robert looney teaches economics at the Naval Postgraduate School in California.
Published September 20, 2017
In 2015, after enduring years of punishing international sanctions that slowed Iran’s economic growth to a crawl, the country’s leaders finally agreed to a standstill on nuclear weapons development. Under the sanctions regime, living standards had languished, particularly for young Iranians. Those who could emigrated in the world’s largest brain drain — one-quarter of all Iranians with college degrees have left — while the rest struggled with high employment and stagnant real wages.
The administration of President Hassan Rouhani, which had safely navigated the narrow political passage left by hard-liners, hoped the post-accord lifting of trade and investment sanctions would revitalize the country’s economy. But the end of direct confrontation has proved disappointing, with the initial benefits falling short of expectations. While oil exports and foreign direct investment (mostly in energy extraction) have increased, they have not triggered the broad-based economic expansion needed to beat back unemployment and bolster paychecks.
Indeed, one could argue that the boost to the oil industry could prove as much a part of the problem as part of the solution. While increased oil exports are generating revenue in the near term, they are also contributing to a chronic world glut likely to depress energy prices for years to come.
Tehran now seems resigned to the idea that oil alone cannot solve Iran’s pressing economic problems. Instead, the country’s leaders have proposed to pivot, creating a “resistance economy” designed to “fight unemployment and recession, control inflation and confront the threats of enemies.”
Those Devilish Details
Iran’s major power groups — centrists with a secular bent associated with President Rouhani and conservatives tied to the religious establishment and the Revolutionary Guard — apparently agree that reducing Iran’s 30-percent-plus youth unemployment should be the first priority since largely idle (but often educated) youth can be a powerful destabilizing force. However, liberals and conservatives disagree as to how to accomplish this.
This split in views on the form of the resistance economy echoes classic 20th-century economic debates. President Rouhani sounds like he’s channeling the IMF playbook when he talks of greater government transparency, private sector engagement and openness to global market forces. In contrast, Ayatollah Khamenei’s conservatives emphasize the need for greater self-sufficiency. To this end, they would increase the state’s reliance on para-governmental religious charities and the military-run industries that grew out of the crushing Iraq-Iran war.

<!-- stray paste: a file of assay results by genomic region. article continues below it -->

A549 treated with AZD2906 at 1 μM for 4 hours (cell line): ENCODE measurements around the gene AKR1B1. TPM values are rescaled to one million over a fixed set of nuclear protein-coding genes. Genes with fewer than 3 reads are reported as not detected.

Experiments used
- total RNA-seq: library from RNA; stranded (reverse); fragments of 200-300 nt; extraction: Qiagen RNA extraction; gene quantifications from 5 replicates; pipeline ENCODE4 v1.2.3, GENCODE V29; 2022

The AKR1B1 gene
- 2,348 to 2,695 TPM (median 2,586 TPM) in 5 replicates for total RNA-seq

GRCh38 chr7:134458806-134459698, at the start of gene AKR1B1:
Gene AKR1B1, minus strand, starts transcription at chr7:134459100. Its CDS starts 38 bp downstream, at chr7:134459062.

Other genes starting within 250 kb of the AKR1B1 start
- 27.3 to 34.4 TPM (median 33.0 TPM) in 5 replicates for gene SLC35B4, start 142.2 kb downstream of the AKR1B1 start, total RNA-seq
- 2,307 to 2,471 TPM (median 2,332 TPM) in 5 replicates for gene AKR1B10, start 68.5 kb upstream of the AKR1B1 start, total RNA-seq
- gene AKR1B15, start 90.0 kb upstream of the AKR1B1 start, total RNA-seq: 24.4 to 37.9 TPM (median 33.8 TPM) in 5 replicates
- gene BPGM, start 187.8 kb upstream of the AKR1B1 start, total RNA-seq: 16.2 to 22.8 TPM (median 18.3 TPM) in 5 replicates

Under President Rouhani’s approach, investment (domestic and foreign) would be directed into key industrial activities to quickly revive growth. Social spending would be curtailed, while several industries would be partially privatized to generate the cash needed to contain budget deficits. The goal is socially inclusive growth — i.e., growth without increased inequality — that nonetheless gives the economy the flexibility to sustain development in a rapidly changing global environment.
For their part, Ayatollah Khamenei’s group appears willing to settle for lower rates of economic growth in return for decreased vulnerability to possible future economic sanctions down the road. In their view, globalization presents a threat, not only to an economy that isn’t really competitive but also to the fiber of the Islamic state. It undermines the ideals of the theocracy by exposing the public to all manner of foreign influences.
Self-interest complements ideology on both sides of this divide. Rouhani’s version of the resistance economy would undermine the power of the mullahs’ Tammany Hall-like patronage system as well as the profitability of business monopolies controlled by the religious establishment’s key allies in the military.
In the end, the internal debate may tip toward the side that can demonstrate tangible benefits to the Iranian public.